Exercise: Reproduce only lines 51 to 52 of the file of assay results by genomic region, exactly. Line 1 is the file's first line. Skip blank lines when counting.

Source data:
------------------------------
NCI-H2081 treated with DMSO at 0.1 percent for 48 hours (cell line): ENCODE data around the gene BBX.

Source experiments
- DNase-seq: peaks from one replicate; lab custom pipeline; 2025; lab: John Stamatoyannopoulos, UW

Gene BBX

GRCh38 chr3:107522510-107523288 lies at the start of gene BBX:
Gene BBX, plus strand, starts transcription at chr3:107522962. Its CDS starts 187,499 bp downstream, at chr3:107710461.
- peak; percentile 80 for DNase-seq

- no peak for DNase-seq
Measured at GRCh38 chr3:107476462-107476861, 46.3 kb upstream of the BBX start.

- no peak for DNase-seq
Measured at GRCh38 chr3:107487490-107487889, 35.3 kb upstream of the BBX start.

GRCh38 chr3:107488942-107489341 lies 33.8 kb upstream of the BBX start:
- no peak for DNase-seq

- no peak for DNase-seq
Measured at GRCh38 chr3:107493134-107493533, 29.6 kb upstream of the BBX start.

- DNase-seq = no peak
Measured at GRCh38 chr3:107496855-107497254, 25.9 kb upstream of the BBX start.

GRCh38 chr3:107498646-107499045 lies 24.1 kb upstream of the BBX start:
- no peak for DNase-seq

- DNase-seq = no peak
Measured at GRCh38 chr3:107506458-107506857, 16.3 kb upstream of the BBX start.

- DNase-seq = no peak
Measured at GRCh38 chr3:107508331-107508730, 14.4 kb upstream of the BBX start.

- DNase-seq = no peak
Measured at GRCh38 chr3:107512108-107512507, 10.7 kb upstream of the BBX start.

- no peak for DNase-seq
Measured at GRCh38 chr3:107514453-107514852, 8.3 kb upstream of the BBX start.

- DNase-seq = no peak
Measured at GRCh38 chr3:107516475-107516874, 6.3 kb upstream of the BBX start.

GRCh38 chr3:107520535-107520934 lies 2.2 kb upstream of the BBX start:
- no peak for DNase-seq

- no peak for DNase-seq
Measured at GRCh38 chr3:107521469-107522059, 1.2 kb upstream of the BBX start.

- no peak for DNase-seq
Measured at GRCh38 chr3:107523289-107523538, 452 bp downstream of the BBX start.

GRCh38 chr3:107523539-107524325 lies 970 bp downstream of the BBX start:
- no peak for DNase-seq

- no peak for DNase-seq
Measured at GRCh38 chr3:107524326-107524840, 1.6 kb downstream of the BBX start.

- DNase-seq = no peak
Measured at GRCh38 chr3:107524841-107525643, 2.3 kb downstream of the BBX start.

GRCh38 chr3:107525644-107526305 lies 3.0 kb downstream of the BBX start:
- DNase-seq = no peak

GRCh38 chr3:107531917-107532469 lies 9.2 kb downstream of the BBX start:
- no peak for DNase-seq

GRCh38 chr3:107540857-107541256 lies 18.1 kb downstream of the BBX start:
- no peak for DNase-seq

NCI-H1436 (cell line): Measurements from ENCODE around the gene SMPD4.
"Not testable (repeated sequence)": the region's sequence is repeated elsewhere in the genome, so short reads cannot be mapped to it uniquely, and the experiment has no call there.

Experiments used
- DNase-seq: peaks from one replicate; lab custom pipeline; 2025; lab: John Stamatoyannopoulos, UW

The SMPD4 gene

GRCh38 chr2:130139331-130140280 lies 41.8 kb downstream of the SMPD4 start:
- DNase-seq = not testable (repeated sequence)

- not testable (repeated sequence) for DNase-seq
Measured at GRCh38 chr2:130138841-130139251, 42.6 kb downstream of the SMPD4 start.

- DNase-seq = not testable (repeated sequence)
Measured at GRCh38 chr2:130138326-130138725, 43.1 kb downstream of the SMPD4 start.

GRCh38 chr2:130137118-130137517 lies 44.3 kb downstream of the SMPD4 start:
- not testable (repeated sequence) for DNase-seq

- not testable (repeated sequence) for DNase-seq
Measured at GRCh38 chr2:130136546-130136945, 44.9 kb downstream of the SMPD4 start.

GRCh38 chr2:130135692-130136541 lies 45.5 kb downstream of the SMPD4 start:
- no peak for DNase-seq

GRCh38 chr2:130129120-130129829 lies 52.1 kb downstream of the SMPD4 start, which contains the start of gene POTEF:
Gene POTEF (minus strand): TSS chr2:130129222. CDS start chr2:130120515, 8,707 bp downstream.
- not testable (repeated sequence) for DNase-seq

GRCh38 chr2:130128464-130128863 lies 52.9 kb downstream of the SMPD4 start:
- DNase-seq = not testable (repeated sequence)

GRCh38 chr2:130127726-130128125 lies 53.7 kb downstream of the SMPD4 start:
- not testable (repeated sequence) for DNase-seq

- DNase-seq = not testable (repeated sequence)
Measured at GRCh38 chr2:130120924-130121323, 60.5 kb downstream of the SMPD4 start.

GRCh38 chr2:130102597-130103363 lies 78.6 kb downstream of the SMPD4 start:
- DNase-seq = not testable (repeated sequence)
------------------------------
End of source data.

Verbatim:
- DNase-seq: peaks from one replicate; lab custom pipeline; 2025; lab: John Stamatoyannopoulos, UW

The SMPD4 gene